Doctors should be able to prescribe physical activity to patients “of all ages”, sports minister Amélie Oudéa-Castéra proposed in September.
However, an experiment is already underway to evaluate the benefits of prescribed, reimbursed physical activity in managing chronic illnesses.
Over five months, almost 500 people who recently suffered from serious heart problems have been taking part in two sports classes per week.
The classes follow on from the three-week cardiac rehabilitation patients already receive.
Nine health centres from five regions were chosen to participate in the experiment, dubbed ‘As du Coeur’, which began in October last year.
Exercise program shown to reduce healthcare costs by 30%
It follows a 2015 study in which 45 people suffering from cardiovascular disease followed a five-month exercise programme, resulting in a €1,300, or 30%, reduction in healthcare costs per patient on average.
“This is a country where medicine is more curative than preventative,” said Dr Alain Fuch, president of Azur Sport Santé, the association leading the project.
Since 2016, doctors have been able to prescribe physical activity to those suffering from chronic illnesses, though this is not currently reimbursed.
Just 30% of doctors prescribed physical activity in 2018, according to the Haute autorité de santé, which recently published a guide for doctors to help them understand when and why to prescribe exercise.
“It was revolutionary to consider physical activity as a treatment like any other, but to see the full effects, it needs to be funded,” Dr Fuch said.
“Before, when patients finished rehab, doctors would tell them to continue exercising, but once home, 99% stopped and resumed their normal lives.”
Free sport classes could go nation-wide
The goal of the study is to show that free sports classes help patients and could be introduced around the country.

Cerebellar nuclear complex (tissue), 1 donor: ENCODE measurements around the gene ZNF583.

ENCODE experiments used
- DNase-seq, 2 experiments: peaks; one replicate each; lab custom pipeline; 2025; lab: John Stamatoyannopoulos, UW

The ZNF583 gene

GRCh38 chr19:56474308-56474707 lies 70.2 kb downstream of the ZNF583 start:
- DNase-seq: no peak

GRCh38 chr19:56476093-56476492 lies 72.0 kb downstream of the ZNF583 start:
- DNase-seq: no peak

“As well as the health benefits, there is a financial benefit. So there is no longer any argument for not funding it.”
If successful, the programme could be extended to all heart patients undergoing rehab, as well as other chronic illnesses.
Classes typically feature Nordic walking, with poles, to increase endurance, and circuit training to rebuild muscle.
Thibault Le Pallec, director of Clinique Saint Yves in Rennes, one of the nine participating establishments, said: “Heart disease is often chronic and linked to an unhealthy lifestyle or a lack of physical activity.
“Lots of studies have shown that relapse is common.”
Céline Chouhan, in charge of rehabilitation at the clinic, said three weeks of physical activity is insufficient. “Our brain needs 10 weeks to change its habits.”
The programme also includes an educational component, to understand the patient’s motivations and teach them to take responsibility for their own treatment.
Patients at Saint Yves completed the trial in August and the clinic is now focusing on getting the habit to stick.
Mr Le Pallec recognises the importance of giving patients a leg-up to start living a healthier lifestyle, but he believes it would be unrealistic for public health insurance to fund the classes in the long term.
“The state cannot be responsible for individual behaviours.”
Health authorities say 53% of French women and 70% of men attain the WHO’s recommendations of 30 minutes of daily physical activity.
As well as managing heart disease, physical activity can reduce the risk of diabetes and of breast cancer recurring, and can be used to treat other disorders, such as depression.